Secret court documents reveal that New York Cardinal Edward M. Egan, while serving as bishop of the Bridgeport Roman Catholic Diocese, allowed several priests facing multiple accusations of sexual abuse to continue working for years - including one who admitted biting a teenager during oral sex.

Egan failed to investigate aggressively some abuse allegations, did not refer complaints to criminal authorities and, during closed testimony in 1999, suggested that a dozen people who made complaints of rape, molestation and beatings against the same priest may have all been lying, the documents show.

In comments that seem starkly out of synch with the current climate of zero tolerance for sex-abuse accusations against priests, Egan said he wasn't interested in allegations - only "realities." He added that "very few have even come close to having anyone prove anything" against a priest.

"Allegations are allegations," he said.

In addition, former Bridgeport Bishop Walter Curtis, Egan's predecessor, testified in 1995 that the diocese deliberately shuffled pedophile priests among parishes to give them a "fresh start," and he admitted destroying records of complaints against some priests, the documents show. Curtis, who is now deceased, also said he didn't believe pedophilia was a permanent condition.

The revelations about Egan's role in Connecticut's largest clergy sex-abuse scandal are taken from thousands of documents in lawsuits that Egan and the Bridgeport diocese fought, successfully, to keep sealed from public view. While the files remain sealed following a settlement of the suits last year, The Courant recently obtained copies of much of them, including transcripts of pretrial testimony of Egan and Curtis, internal diocesan memoranda and personnel files.

The documents reveal that, in addition to the eight priests who were originally sued, at least nine others faced molestation accusations but were never publicly identified. The documents - which do not include details of the claims or their outcomes - name seven of the priests, one of whom continues to serve as pastor at a Fairfield County parish.

While glimpses of the allegations against a few of the priests emerged during eight years of legal battle, details of what the bishops and other church officials had to say about the cases, and how they handled them, have never been reported until now.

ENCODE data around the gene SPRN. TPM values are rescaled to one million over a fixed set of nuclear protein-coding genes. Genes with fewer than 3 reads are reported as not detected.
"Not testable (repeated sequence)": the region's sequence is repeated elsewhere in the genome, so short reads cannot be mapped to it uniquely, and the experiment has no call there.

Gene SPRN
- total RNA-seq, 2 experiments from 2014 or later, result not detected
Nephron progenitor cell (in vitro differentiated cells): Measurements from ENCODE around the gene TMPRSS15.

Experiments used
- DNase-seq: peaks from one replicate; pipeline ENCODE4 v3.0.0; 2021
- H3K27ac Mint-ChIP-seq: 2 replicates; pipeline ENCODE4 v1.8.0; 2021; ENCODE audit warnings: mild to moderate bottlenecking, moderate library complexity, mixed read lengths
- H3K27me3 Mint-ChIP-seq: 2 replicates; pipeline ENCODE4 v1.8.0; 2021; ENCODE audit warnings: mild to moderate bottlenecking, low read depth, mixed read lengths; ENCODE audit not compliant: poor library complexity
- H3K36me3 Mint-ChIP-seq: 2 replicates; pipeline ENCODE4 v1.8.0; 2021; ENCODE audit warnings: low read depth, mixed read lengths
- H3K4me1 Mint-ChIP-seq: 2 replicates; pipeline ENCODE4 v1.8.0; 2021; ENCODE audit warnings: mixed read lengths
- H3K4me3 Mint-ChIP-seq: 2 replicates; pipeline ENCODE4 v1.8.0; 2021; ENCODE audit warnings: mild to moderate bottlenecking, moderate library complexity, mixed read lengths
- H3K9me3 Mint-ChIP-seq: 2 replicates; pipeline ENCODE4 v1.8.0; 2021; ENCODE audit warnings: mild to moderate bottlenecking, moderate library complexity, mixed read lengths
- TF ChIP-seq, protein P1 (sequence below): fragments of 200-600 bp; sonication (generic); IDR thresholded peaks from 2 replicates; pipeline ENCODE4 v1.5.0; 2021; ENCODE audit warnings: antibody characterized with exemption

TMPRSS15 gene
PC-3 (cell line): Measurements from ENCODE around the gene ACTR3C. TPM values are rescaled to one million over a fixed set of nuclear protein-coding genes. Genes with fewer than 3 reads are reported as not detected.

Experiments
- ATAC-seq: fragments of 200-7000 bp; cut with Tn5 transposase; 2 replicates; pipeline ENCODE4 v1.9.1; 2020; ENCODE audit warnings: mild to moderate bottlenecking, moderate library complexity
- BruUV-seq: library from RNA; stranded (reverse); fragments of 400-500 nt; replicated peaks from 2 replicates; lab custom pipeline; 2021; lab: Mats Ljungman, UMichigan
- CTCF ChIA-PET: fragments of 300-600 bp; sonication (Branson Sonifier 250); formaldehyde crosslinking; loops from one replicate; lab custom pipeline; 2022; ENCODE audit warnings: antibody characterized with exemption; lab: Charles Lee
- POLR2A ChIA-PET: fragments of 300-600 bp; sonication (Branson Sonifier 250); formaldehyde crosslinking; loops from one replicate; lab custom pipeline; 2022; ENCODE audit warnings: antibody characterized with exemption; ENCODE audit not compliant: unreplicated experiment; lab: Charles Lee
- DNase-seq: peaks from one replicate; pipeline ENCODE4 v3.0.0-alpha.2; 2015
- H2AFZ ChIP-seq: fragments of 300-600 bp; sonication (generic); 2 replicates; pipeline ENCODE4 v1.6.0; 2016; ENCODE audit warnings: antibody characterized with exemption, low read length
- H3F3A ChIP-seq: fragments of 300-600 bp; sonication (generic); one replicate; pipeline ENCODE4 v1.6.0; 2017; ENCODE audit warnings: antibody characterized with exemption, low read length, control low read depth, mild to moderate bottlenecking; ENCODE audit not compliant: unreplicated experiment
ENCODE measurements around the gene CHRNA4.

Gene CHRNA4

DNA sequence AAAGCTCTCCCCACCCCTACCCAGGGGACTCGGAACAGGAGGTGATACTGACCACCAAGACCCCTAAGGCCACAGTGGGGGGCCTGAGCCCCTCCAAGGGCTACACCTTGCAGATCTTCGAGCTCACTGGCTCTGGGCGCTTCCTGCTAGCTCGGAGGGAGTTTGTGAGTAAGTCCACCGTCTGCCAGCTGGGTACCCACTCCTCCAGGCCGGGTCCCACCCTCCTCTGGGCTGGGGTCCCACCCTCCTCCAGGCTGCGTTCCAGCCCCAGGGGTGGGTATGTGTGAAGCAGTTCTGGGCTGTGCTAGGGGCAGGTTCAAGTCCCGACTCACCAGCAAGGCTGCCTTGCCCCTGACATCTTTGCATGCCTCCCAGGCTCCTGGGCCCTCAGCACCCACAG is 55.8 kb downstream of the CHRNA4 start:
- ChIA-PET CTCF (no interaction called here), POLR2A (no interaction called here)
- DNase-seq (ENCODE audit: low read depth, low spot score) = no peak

The Bridgeport diocese settled complaints against six priests for $12 million to $15 million last March, shortly after Egan was promoted to cardinal in New York. Egan, who was bishop in Bridgeport from 1988 to 2000, was a defendant in some of the lawsuits and fought them aggressively from 1993 until the settlement, which ended all of the litigation.

He inherited a budding scandal in the Bridgeport diocese that took root during the 27-year reign of Curtis, who, in pretrial interviews with plaintiffs' lawyers, exhibited a blunt lack of interest in dealing with sexually abusive priests. Asked if he ever transferred a priest "because of pedophilic conduct," Curtis replied, "yes."

"When he was assigned to a different parish, would anyone be advised of the problem which he had previously had?" the attorney asked.

"No," Curtis said.

Under Curtis, the documents show, church officials and other priests often ignored obvious signs of sexual involvement with children - such as Rev. Gavin O'Connor's practice of having boys spend the weekend with him in his bed in the rectory. Typically, when a complaint was made, it was only considered substantiated if the priest confessed.

Curtis also testified that records of complaints against priests would usually be put into the diocese's "secret archive," a canonically required cache of historical documents accessed only with keys kept by the bishop and the vicar. He said he would occasionally go into the archive and remove what he called "antiquated" abuse complaints, and destroy them.

Curtis seemed less interested in pedophilia - which he viewed as "an occasional thing" and not a serious psychological problem - than in weeding out potential gays among clergy applicants:

"We had a policy in this sense, that before a candidate was accepted for study for the priesthood, [they] would have psychological testing, and if there appeared signs of homosexuality, he wouldn't be accepted," Curtis said.

By the time Egan took over in December 1988, complaints were trickling in against several priests, made by adults who said they had been victimized in the 1960s, 70s and 80s. The documents show that he defrocked at least one priest for sexual offenses, and put in place the first written policy on sexual abuse complaints.

But he was slow to suspend or remove priestly powers of some others, even those with multiple complaints against them.

Despite a May 1990 memo by a diocese official worrying about "a developing pattern of accusations" that Rev. Charles Carr of Norwalk had fondled young boys, Egan kept Carr working as a priest until 1995, when he suspended him only after a lawsuit was filed. Egan's aide, Vicar Laurence R. Bronkiewicz, wrote a sympathetic note to Carr.